No, Microsoft won't cut off support for Windows 10 in four years

There’s a story currently going around that claims Windows 10 will 'expire' after four, or even two years and that users might have to pay for updates after that. That story is bogus and here’s why.

Forbes is reporting that a change in the way Microsoft talks about the Windows 10 support lifecycle might point to a dire future, where users would be hooked into paying for updates once the current free upgrade offer expires. Basically, according to this, Microsoft is pulling a bait-and-switch and planning on forcing users to pay for updates or be stranded on an old version of Windows.

The report is based on a footnote in one of Microsoft’s financial slides that explains how, once Windows 10 launches, the company will need to defer revenue over the lifetime of the OS, thanks to its new way of updating the system. But unlike previous occasions, now Microsoft also mentions that the supported lifetime of a device that upgrades to Windows 10 will be between two and four years and will primarily be determined by customer type, not by device form-factor as previously stated.

The footnote in question, seen above, states:

For illustrative purposes only. Revenue allocated is deferred and recognized on a straight-line basis over the estimated period the software upgrades are expected to be provided by estimated device life, which can range from two to four years. Estimated device lives are primarily determined by customer type. As a result, deferral periods will vary.

For some reason, some folks took that to mean that once Windows 10 expires, users would be required to pay for further upgrades. Barring that leap of faith, what this actually points to is that support for Windows 10 RTM will likely be timed and eventually superseded by upcoming updates.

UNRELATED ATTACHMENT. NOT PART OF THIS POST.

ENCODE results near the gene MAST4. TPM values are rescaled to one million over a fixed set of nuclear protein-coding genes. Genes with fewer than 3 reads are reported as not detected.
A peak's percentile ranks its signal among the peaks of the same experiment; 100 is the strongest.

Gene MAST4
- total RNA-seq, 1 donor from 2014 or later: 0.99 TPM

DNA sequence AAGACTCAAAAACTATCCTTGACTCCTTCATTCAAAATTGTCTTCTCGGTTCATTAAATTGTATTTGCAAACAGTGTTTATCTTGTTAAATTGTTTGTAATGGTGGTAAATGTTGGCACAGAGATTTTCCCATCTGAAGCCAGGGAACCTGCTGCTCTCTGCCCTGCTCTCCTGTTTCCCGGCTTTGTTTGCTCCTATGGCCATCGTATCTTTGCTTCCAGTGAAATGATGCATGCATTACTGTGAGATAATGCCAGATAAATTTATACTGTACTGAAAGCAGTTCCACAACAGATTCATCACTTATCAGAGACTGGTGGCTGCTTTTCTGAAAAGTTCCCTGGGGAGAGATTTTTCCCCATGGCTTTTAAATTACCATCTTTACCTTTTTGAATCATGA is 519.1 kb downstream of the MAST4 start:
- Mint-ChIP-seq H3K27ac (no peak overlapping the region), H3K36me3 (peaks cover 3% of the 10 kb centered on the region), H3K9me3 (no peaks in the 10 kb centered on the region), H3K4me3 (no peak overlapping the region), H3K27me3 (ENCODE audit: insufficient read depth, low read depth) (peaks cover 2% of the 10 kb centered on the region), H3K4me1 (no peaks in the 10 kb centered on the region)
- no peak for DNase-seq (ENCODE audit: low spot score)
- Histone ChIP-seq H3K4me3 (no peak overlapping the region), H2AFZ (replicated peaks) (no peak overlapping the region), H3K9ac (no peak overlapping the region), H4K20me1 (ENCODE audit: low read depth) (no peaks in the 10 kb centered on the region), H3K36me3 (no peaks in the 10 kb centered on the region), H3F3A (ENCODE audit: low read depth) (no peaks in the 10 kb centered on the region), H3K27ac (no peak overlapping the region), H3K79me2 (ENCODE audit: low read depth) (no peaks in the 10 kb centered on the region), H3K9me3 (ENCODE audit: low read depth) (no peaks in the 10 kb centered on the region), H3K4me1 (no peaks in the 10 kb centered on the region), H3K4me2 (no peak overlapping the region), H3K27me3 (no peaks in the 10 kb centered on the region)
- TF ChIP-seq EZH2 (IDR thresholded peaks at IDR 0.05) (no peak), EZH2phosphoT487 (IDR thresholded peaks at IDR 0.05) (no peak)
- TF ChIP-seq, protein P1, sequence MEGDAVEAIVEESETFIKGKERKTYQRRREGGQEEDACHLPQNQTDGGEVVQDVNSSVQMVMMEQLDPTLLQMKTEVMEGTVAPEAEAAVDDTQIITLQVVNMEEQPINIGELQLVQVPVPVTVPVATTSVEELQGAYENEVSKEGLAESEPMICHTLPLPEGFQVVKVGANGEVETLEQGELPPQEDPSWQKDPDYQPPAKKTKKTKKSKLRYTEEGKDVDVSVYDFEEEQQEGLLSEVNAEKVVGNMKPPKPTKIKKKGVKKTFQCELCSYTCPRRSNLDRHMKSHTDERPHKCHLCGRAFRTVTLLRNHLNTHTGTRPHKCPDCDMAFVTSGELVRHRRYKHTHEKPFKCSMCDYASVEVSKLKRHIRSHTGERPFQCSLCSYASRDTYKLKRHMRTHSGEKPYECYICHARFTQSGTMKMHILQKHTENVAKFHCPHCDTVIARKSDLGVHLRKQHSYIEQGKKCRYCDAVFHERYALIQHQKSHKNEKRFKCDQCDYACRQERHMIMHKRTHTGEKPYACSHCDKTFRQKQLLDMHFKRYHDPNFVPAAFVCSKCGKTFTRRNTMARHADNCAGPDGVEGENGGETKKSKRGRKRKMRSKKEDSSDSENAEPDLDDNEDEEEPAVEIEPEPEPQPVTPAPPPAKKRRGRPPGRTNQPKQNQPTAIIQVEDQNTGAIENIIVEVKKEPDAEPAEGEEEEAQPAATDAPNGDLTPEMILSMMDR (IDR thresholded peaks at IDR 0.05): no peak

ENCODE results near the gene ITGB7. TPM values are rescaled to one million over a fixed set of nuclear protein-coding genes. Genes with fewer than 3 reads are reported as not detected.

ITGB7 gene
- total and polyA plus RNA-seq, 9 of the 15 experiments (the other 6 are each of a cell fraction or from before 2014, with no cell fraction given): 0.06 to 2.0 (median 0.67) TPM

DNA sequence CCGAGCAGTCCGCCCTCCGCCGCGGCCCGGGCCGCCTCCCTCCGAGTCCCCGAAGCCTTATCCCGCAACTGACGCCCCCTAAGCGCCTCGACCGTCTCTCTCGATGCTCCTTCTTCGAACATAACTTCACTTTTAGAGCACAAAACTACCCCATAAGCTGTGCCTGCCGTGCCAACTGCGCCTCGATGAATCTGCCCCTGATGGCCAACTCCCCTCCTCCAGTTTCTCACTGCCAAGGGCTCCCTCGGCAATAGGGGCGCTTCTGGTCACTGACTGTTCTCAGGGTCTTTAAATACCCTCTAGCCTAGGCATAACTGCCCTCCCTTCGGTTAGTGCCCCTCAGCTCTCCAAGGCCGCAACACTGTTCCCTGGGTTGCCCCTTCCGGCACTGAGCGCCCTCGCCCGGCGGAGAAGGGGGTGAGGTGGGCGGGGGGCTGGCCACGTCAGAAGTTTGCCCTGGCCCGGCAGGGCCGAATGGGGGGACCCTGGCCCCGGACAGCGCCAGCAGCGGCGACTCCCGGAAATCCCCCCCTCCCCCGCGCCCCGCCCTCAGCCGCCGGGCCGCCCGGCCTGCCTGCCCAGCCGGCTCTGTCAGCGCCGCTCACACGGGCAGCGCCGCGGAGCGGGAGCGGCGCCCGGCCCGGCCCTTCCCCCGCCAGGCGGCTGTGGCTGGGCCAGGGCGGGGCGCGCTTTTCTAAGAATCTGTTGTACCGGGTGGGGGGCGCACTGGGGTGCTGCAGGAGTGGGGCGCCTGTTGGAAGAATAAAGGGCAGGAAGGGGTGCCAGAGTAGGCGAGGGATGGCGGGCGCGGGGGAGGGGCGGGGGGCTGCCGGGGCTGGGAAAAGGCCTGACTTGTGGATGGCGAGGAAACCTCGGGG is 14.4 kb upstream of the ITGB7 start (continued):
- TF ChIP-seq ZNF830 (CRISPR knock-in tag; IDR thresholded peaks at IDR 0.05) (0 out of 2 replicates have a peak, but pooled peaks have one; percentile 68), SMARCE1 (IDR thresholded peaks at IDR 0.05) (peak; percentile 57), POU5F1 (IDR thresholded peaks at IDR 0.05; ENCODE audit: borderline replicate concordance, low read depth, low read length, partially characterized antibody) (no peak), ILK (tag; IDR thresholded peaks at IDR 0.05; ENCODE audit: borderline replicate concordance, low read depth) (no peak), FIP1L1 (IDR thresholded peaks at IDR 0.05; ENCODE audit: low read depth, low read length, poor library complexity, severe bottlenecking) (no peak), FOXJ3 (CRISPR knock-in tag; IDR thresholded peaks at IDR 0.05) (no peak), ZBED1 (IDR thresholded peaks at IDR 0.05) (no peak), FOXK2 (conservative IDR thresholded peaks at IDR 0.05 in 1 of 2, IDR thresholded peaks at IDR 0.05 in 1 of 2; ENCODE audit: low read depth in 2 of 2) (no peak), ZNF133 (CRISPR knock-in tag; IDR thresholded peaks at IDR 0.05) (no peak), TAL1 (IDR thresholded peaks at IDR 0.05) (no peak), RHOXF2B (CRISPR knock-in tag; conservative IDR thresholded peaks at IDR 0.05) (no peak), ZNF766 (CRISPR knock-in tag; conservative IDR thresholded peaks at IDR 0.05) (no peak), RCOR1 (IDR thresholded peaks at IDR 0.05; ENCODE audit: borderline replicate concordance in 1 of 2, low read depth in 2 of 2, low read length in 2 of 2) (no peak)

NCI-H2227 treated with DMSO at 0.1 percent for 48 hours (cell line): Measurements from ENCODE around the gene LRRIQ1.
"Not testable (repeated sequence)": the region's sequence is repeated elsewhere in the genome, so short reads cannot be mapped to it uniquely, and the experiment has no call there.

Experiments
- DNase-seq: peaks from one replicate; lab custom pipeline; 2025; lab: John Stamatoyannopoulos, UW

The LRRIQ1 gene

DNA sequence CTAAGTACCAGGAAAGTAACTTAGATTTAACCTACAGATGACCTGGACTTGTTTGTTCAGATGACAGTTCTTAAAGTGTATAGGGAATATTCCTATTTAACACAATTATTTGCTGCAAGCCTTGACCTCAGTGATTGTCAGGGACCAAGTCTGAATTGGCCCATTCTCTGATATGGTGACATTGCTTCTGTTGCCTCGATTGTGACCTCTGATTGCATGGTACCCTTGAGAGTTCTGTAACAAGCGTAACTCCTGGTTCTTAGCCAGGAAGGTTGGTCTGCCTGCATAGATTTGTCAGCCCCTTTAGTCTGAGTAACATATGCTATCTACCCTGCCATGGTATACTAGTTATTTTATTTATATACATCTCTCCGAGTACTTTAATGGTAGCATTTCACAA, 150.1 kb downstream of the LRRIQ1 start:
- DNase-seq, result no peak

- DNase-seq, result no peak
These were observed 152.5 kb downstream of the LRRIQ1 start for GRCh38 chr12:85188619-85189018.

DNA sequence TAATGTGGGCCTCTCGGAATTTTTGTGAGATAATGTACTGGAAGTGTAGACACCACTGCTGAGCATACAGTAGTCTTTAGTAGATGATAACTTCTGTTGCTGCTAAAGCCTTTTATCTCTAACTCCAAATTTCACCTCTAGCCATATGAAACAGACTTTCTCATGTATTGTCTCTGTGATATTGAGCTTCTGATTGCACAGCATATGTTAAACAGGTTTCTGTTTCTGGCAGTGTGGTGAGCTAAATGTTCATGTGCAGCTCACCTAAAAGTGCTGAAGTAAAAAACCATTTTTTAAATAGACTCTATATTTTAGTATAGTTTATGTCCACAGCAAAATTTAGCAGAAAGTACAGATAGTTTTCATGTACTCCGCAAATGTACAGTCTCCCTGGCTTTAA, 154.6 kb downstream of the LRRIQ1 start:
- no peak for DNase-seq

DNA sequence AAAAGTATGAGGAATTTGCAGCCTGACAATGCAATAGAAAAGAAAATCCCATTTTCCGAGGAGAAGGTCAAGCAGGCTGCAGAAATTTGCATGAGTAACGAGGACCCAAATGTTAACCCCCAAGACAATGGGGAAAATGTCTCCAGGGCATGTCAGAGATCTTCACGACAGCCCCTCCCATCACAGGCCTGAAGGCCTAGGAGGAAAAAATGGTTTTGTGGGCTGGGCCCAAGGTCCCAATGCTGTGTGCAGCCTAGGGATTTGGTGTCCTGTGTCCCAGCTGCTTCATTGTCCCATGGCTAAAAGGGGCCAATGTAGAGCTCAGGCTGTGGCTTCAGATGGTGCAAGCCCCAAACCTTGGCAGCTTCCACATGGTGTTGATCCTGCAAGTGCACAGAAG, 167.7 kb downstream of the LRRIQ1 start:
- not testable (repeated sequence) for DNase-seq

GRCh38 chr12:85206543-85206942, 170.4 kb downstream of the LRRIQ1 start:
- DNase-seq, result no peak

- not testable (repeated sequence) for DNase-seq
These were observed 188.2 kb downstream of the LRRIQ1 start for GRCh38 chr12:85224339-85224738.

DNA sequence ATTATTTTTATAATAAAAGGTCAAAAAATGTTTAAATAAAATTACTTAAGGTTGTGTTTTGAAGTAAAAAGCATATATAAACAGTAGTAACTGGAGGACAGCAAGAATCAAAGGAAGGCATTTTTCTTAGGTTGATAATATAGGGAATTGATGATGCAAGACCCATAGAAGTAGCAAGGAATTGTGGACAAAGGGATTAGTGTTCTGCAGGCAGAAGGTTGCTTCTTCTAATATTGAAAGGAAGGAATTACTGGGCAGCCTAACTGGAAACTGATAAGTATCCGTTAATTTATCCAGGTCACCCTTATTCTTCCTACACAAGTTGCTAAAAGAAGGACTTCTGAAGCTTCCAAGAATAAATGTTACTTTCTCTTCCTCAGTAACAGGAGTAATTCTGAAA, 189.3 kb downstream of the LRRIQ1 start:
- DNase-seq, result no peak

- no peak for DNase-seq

For a good example of how this works you only have to look at Windows Phone 8, which was similarly noted to be supported to a limited number of years. But Windows Phone 8.1 came out and pushed that support cutoff and now all those devices are getting Windows 10. Even though Microsoft is moving away from the Service Pack model, they can't completely get away from pushing out major version revisions to Windows 10 which will likely extend support. In other words, the same thing is bound to happen with Windows 10 and upcoming updates like Redstone.

And if that’s not convincing enough, also remember that this is based upon a footnote, in a financial note. Microsoft was talking about deferring revenue in its reporting, something that obviously requires a specific end date. The company couldn’t very well defer Windows 10 revenue for an unlimited number of quarters or years. Using four years, or even two for some scenarios, is a perfectly reasonable expectation on a device’s support in financial filings.

In conclusion, it’s very unlikely that Microsoft would force its users out of the blue to pay for upgrades and would risk destroying everything it’s been trying to build over the past three years. It’s also unlikely that users would suddenly find themselves with unsupported software and have no way to stay updated unless they paid Microsoft.

Gordon Kelly has requested us to link to the original article for context.

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